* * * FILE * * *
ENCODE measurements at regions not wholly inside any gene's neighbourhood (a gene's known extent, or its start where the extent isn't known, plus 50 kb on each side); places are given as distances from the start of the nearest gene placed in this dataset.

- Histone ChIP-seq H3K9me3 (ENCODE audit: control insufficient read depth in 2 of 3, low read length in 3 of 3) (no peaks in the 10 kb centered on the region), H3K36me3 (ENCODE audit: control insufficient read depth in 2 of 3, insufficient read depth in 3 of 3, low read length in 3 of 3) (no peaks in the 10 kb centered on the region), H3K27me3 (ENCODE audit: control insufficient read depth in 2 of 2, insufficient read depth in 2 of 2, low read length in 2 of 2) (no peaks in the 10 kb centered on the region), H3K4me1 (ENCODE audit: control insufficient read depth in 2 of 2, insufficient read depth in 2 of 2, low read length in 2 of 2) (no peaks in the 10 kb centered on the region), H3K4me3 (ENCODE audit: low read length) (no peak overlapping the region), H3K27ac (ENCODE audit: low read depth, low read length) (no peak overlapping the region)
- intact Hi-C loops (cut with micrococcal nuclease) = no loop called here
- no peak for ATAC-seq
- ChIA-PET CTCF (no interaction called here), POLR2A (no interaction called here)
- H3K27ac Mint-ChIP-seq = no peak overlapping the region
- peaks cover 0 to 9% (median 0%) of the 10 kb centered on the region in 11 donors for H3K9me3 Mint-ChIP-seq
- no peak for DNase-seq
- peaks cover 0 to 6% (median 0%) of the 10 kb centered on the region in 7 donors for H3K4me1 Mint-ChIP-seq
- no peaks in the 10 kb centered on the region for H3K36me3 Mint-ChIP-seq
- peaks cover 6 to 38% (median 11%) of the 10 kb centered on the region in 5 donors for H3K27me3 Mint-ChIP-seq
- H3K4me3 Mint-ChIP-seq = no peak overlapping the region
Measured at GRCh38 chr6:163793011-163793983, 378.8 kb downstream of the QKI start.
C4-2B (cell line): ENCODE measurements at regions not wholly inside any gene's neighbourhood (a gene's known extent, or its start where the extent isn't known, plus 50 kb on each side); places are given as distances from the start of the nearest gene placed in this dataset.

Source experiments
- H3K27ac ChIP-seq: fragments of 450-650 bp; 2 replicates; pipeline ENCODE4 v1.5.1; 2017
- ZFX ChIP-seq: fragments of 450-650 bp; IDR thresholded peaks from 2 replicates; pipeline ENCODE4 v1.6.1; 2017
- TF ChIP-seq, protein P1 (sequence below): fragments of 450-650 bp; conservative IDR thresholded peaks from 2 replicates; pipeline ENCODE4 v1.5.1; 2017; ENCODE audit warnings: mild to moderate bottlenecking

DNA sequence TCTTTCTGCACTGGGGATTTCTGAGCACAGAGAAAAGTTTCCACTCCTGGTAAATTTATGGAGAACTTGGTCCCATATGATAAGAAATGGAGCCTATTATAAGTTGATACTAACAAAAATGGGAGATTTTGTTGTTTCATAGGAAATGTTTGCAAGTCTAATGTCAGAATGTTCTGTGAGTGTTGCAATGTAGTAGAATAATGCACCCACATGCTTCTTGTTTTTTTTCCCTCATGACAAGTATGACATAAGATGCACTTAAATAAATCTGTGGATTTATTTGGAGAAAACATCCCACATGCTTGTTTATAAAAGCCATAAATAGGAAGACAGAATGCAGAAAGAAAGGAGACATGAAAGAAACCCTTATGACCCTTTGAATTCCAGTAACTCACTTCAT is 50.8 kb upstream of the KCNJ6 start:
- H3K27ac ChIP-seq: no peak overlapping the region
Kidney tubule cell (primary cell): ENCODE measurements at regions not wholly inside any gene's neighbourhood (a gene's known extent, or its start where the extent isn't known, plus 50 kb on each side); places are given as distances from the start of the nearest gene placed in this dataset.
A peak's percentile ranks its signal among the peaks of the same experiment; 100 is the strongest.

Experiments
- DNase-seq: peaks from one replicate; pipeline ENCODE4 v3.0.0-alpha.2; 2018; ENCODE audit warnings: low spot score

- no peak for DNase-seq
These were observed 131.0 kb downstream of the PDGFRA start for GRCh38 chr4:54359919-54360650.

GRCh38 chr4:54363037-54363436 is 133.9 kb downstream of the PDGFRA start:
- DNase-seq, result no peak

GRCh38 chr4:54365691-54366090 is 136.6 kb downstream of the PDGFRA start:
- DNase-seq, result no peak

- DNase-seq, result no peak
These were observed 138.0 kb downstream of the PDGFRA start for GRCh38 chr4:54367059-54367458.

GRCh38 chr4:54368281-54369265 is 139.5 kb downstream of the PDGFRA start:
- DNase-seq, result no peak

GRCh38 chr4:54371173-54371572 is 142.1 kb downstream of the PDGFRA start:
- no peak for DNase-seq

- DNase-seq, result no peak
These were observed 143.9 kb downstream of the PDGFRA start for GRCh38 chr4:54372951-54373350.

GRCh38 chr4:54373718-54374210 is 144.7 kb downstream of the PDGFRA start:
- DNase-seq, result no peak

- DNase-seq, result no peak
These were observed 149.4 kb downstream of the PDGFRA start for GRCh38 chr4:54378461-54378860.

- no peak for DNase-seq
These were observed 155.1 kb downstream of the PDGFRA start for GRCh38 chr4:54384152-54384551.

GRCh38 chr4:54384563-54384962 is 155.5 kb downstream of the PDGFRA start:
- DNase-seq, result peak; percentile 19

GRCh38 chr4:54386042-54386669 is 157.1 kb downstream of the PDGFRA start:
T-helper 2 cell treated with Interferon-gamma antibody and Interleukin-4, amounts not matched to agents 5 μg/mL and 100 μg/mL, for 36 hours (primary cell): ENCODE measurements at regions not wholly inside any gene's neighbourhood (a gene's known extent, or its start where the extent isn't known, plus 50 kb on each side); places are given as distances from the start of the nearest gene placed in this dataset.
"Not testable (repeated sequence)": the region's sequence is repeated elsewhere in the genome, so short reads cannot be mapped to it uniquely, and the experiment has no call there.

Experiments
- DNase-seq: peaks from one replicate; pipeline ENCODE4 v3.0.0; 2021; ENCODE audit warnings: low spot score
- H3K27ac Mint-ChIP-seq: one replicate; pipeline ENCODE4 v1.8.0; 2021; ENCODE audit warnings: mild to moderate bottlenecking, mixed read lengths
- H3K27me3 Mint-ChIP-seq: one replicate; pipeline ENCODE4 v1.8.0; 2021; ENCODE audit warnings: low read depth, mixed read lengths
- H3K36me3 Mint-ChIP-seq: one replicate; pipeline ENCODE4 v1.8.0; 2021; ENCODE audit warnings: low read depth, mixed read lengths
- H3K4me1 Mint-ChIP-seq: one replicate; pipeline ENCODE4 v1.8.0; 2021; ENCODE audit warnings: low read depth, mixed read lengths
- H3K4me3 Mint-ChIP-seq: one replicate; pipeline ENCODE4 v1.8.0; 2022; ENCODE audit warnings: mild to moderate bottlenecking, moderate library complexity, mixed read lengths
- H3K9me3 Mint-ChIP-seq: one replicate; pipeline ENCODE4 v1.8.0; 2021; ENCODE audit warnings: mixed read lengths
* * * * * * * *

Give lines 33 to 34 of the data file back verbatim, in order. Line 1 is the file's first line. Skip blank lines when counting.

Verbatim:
GRCh38 chr4:54368281-54369265 is 139.5 kb downstream of the PDGFRA start:
- DNase-seq, result no peak